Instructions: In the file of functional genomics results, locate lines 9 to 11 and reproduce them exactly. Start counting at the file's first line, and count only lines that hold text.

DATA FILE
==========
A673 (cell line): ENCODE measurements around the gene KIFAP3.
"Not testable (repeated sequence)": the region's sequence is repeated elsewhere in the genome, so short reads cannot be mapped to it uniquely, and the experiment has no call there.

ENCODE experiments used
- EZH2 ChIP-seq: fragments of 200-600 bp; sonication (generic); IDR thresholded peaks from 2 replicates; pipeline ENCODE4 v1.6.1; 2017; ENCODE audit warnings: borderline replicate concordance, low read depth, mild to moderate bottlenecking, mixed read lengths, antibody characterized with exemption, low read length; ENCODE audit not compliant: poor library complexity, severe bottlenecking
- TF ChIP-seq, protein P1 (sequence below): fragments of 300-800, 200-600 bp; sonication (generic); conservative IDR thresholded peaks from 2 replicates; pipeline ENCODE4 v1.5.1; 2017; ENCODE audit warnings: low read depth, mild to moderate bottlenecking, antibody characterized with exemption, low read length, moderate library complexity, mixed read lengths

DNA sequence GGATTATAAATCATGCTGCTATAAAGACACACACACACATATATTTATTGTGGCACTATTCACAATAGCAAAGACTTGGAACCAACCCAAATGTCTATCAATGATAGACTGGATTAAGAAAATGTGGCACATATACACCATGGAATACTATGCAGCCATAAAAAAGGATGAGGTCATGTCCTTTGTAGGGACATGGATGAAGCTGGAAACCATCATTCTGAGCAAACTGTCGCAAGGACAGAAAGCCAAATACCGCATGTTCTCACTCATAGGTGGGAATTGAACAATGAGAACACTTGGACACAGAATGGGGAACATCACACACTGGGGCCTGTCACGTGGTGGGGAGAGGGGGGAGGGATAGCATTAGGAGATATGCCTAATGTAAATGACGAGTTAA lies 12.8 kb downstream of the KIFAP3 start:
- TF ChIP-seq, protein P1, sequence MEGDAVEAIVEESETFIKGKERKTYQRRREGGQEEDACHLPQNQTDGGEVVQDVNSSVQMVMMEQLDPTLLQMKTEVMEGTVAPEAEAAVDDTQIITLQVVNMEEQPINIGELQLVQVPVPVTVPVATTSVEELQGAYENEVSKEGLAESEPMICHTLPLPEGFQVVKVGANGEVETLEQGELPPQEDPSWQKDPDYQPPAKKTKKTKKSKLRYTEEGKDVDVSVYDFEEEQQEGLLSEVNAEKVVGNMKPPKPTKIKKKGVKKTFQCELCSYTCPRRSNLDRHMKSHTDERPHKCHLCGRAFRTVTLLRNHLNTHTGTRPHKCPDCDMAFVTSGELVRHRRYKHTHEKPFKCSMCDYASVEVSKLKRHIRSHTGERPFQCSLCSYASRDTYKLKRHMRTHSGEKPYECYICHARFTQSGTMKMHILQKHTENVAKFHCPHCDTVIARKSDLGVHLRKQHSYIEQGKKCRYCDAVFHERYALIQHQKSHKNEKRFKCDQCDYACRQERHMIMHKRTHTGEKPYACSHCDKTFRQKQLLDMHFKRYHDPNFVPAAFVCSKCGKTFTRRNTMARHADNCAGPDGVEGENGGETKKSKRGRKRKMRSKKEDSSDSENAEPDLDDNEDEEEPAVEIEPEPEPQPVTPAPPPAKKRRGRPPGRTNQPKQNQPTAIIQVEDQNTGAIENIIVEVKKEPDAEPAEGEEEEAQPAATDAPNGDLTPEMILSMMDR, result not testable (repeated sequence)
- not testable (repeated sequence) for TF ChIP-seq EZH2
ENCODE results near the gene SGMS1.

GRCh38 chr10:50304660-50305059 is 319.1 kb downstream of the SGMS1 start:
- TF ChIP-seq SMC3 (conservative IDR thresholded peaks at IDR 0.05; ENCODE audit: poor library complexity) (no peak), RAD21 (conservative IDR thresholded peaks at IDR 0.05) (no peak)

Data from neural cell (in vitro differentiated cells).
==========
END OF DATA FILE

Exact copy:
ENCODE results near the gene SGMS1.

GRCh38 chr10:50304660-50305059 is 319.1 kb downstream of the SGMS1 start:
- TF ChIP-seq SMC3 (conservative IDR thresholded peaks at IDR 0.05; ENCODE audit: poor library complexity) (no peak), RAD21 (conservative IDR thresholded peaks at IDR 0.05) (no peak)